Review by: Mountain Monkey
SCUM Rating: ★ ★ ★ ☆ ☆
Since Ichi the Killer melted our brains back in 2001, your hardworking friends at SCUM have sworn to catch all of director Takashi Miike’s flicks, no matter how turgid. Unfortunately, since Ichi (with the exception of occasional flashes of brilliance like Big Bang Love or 13 Assassins), Miike’s films have been more stale than inspirational. Case in point was the annoying splatterfest Lesson of the Evil (2012). ‘Shield of Straw’ continues Miike’s erratic trend, but is nonetheless engaging enough as a thriller to sit through without reaching for the fast forward button one too many times.
Doing away with all traces of gore and ultra-violence, Shield of Straw is Miike in one of his more mainstream moods. The film (based on a novel by manga author Kazuhiro Kiuchi) revolves around psychopathic killer Kunihide Kyomaru (of Battle Royale fame), who murders the seven year old daughter of a terminally-ill billionaire, Ninagawa (played by screen veteran Tsutomu Yamazaki). Ninagawa announces through the Japanese media that he will handsomely reward anyone who kills Kunihide. Given the combination of killer’s truly awful crimes (he’s killed more than one child) and the attractive reward, this inevitably means that the entire Japanese public is after Kunihide’s hide.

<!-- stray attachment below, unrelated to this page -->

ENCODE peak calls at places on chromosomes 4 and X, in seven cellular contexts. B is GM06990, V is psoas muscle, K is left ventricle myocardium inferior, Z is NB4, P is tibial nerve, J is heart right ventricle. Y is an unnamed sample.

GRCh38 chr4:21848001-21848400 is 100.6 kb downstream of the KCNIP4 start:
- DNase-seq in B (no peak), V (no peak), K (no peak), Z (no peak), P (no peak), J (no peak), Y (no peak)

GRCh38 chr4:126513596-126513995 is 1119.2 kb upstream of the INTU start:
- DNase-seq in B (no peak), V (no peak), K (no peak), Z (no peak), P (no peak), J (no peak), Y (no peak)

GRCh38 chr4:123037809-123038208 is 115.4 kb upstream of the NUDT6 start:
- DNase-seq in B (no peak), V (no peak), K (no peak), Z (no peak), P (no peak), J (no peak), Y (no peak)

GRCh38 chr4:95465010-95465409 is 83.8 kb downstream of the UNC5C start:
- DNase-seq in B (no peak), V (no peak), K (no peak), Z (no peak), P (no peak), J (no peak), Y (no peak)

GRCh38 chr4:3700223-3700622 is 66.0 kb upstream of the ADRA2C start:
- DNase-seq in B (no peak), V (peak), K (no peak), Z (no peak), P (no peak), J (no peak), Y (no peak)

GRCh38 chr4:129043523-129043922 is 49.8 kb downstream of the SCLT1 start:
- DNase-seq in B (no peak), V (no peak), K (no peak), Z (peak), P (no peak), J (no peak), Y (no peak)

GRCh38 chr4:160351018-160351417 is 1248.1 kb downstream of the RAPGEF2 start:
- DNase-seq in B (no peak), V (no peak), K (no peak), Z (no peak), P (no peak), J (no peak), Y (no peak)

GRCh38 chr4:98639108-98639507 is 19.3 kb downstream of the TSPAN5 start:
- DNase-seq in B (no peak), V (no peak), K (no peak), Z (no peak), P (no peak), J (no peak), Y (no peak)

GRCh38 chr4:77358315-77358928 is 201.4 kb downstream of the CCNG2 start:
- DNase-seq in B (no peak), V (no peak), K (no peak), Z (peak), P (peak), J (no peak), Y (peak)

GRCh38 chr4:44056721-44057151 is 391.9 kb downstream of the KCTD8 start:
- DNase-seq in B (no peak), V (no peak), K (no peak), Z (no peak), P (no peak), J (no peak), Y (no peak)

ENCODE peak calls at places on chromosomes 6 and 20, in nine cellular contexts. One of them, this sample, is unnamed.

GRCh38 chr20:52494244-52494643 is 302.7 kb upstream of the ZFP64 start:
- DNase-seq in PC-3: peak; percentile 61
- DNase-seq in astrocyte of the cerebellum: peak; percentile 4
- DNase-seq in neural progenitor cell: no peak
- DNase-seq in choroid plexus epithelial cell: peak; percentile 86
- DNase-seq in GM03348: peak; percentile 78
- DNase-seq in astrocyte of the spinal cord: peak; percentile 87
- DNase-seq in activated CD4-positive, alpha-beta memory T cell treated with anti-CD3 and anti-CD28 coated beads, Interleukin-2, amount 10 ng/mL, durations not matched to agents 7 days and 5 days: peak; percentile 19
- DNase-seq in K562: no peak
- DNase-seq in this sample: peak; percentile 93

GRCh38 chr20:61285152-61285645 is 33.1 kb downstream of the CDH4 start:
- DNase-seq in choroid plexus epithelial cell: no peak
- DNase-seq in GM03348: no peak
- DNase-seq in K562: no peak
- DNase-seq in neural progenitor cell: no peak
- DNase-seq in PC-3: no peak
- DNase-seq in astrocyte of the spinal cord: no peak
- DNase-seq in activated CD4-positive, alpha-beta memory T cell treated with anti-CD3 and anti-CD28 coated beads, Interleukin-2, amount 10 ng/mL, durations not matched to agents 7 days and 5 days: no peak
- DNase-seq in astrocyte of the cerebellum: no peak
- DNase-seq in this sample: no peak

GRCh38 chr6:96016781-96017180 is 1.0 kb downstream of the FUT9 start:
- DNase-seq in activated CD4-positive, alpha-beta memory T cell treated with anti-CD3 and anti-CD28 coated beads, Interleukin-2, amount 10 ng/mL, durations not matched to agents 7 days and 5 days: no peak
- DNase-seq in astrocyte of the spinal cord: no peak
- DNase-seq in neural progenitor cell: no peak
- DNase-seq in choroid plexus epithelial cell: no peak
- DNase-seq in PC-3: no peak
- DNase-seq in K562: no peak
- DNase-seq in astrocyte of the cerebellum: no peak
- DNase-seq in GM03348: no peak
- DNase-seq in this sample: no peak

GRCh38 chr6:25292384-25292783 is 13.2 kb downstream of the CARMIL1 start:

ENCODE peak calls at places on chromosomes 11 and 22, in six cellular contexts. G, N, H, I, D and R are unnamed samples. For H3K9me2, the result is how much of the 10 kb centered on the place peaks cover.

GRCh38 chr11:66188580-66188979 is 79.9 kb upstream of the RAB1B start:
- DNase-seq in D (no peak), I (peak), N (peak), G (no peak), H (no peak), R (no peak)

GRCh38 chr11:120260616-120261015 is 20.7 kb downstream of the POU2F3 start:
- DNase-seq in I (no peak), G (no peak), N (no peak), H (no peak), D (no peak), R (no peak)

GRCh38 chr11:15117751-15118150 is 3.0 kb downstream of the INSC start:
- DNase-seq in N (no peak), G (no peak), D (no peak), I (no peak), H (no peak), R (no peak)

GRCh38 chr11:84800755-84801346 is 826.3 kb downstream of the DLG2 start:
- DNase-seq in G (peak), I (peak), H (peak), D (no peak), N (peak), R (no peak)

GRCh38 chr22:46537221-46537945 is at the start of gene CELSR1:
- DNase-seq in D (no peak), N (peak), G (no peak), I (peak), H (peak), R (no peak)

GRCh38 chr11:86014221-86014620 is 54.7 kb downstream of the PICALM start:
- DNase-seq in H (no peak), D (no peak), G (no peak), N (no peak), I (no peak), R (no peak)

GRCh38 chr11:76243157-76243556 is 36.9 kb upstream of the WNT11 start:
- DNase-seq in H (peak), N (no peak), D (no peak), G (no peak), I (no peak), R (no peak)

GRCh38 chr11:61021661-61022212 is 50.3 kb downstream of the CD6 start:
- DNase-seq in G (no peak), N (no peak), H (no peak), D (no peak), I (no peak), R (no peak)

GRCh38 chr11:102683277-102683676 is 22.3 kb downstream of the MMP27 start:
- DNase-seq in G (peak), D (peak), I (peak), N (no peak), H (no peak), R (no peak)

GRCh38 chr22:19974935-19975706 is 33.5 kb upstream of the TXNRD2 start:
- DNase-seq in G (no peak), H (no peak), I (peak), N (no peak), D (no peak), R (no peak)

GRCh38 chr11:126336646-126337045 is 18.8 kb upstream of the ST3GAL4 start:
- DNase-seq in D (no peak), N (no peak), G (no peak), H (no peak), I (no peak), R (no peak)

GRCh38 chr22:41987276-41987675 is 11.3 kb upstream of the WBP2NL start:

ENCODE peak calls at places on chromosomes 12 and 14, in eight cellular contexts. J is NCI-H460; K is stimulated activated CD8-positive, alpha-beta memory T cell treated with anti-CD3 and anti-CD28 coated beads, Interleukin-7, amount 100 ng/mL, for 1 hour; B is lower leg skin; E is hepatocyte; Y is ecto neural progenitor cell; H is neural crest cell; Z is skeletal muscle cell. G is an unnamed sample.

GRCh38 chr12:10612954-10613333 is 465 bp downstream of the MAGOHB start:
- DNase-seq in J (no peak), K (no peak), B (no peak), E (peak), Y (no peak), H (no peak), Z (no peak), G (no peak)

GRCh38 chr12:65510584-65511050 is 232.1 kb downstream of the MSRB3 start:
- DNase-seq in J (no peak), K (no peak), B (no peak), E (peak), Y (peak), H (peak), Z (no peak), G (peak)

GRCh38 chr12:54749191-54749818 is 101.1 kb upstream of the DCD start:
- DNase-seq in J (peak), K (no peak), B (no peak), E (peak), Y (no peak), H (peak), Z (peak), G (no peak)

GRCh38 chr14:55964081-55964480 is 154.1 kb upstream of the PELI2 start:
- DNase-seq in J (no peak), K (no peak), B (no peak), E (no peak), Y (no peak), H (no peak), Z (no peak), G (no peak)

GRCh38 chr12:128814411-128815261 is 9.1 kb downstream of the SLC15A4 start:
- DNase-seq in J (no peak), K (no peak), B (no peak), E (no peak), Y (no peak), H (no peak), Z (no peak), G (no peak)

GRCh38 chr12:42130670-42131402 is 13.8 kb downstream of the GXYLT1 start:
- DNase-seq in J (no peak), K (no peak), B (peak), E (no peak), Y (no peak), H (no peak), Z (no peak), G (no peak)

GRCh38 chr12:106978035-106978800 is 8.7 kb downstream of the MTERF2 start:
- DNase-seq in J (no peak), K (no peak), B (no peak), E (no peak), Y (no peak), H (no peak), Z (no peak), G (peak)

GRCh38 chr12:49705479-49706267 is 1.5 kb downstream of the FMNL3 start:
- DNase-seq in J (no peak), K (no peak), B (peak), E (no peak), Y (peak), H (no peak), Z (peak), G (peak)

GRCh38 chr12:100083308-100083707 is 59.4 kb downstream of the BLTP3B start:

Seeking to uphold the Japanese judicial system through due process and a fair trail, five elite police officers are assigned to protect Kunihide as he’s transported from jail to court. The endless attempts at lynching the killer puts an inevitable strain on the core team, as they begin to crack under pressure and temptation.
While the premise of the film is original and intriguing, at over two hours, the thriller is overly long and dawdles at times. The actors all put in solid performances and the film is stylishly shot, but the relentlessly grim mood and single-mindedness of the script makes the movie a marathon to sit through beyond the hour and a half mark.
Shaving 30 minutes or so off the movie would have placed Shield of Straw up there with Miike’s greats. Unfortunately, we’ll have to wait till The Mole Song (2014) to find out if Miike still has it as one of Japan’s cinematic bad boys.